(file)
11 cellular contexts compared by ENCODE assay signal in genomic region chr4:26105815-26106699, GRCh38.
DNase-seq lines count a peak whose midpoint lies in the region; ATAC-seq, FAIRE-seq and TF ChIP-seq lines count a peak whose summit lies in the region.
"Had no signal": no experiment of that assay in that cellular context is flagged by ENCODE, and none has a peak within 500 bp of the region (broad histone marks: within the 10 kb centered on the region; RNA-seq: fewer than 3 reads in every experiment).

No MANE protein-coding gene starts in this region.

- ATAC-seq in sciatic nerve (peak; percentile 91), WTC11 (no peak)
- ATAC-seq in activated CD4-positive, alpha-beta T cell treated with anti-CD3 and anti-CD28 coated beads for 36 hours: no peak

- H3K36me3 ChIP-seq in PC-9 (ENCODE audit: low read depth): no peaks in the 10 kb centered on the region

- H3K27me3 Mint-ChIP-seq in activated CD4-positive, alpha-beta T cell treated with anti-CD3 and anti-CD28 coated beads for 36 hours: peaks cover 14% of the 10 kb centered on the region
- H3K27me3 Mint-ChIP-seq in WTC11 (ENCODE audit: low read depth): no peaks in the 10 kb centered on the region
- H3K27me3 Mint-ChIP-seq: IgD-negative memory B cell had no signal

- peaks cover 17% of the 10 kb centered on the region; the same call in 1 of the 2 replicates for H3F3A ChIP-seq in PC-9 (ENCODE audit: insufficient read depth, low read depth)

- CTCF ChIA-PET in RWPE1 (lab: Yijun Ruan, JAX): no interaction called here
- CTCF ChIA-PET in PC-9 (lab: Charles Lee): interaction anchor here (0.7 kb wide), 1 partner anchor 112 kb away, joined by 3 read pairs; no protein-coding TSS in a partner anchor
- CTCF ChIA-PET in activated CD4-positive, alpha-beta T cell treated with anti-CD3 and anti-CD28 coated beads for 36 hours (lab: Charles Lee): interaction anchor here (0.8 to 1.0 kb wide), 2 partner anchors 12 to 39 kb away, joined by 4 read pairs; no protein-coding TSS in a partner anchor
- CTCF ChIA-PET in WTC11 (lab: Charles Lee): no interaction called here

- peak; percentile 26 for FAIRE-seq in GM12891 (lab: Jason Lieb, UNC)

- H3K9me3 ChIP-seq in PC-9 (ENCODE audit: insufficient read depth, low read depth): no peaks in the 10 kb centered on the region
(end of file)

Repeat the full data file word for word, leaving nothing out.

11 cellular contexts compared by ENCODE assay signal in genomic region chr4:26105815-26106699, GRCh38.
DNase-seq lines count a peak whose midpoint lies in the region; ATAC-seq, FAIRE-seq and TF ChIP-seq lines count a peak whose summit lies in the region.
"Had no signal": no experiment of that assay in that cellular context is flagged by ENCODE, and none has a peak within 500 bp of the region (broad histone marks: within the 10 kb centered on the region; RNA-seq: fewer than 3 reads in every experiment).

No MANE protein-coding gene starts in this region.

- ATAC-seq in sciatic nerve (peak; percentile 91), WTC11 (no peak)
- ATAC-seq in activated CD4-positive, alpha-beta T cell treated with anti-CD3 and anti-CD28 coated beads for 36 hours: no peak

- H3K36me3 ChIP-seq in PC-9 (ENCODE audit: low read depth): no peaks in the 10 kb centered on the region

- H3K27me3 Mint-ChIP-seq in activated CD4-positive, alpha-beta T cell treated with anti-CD3 and anti-CD28 coated beads for 36 hours: peaks cover 14% of the 10 kb centered on the region
- H3K27me3 Mint-ChIP-seq in WTC11 (ENCODE audit: low read depth): no peaks in the 10 kb centered on the region
- H3K27me3 Mint-ChIP-seq: IgD-negative memory B cell had no signal

- peaks cover 17% of the 10 kb centered on the region; the same call in 1 of the 2 replicates for H3F3A ChIP-seq in PC-9 (ENCODE audit: insufficient read depth, low read depth)

- CTCF ChIA-PET in RWPE1 (lab: Yijun Ruan, JAX): no interaction called here
- CTCF ChIA-PET in PC-9 (lab: Charles Lee): interaction anchor here (0.7 kb wide), 1 partner anchor 112 kb away, joined by 3 read pairs; no protein-coding TSS in a partner anchor
- CTCF ChIA-PET in activated CD4-positive, alpha-beta T cell treated with anti-CD3 and anti-CD28 coated beads for 36 hours (lab: Charles Lee): interaction anchor here (0.8 to 1.0 kb wide), 2 partner anchors 12 to 39 kb away, joined by 4 read pairs; no protein-coding TSS in a partner anchor
- CTCF ChIA-PET in WTC11 (lab: Charles Lee): no interaction called here

- peak; percentile 26 for FAIRE-seq in GM12891 (lab: Jason Lieb, UNC)

- H3K9me3 ChIP-seq in PC-9 (ENCODE audit: insufficient read depth, low read depth): no peaks in the 10 kb centered on the region